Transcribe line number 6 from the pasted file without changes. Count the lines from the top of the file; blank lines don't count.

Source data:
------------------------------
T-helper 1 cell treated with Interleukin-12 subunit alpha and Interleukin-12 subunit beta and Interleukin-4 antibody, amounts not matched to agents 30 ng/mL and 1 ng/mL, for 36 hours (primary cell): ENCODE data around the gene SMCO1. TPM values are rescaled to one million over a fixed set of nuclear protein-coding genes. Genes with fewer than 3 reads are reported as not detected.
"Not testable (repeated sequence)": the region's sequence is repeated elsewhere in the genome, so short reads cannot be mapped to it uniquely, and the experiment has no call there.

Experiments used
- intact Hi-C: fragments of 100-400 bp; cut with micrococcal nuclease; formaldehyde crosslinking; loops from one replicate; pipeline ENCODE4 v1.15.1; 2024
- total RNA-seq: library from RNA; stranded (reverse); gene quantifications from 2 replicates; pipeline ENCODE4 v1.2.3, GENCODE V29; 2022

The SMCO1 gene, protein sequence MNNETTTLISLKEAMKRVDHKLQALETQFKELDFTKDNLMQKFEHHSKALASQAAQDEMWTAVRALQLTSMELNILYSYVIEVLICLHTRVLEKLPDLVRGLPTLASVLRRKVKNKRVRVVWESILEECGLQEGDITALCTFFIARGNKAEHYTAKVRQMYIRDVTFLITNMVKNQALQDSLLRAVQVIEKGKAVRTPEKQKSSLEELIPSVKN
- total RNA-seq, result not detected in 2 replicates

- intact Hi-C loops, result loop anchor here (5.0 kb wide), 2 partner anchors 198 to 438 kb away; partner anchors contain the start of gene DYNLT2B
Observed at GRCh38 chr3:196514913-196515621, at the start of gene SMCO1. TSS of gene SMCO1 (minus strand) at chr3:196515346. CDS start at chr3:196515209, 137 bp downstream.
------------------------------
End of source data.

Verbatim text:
The SMCO1 gene, protein sequence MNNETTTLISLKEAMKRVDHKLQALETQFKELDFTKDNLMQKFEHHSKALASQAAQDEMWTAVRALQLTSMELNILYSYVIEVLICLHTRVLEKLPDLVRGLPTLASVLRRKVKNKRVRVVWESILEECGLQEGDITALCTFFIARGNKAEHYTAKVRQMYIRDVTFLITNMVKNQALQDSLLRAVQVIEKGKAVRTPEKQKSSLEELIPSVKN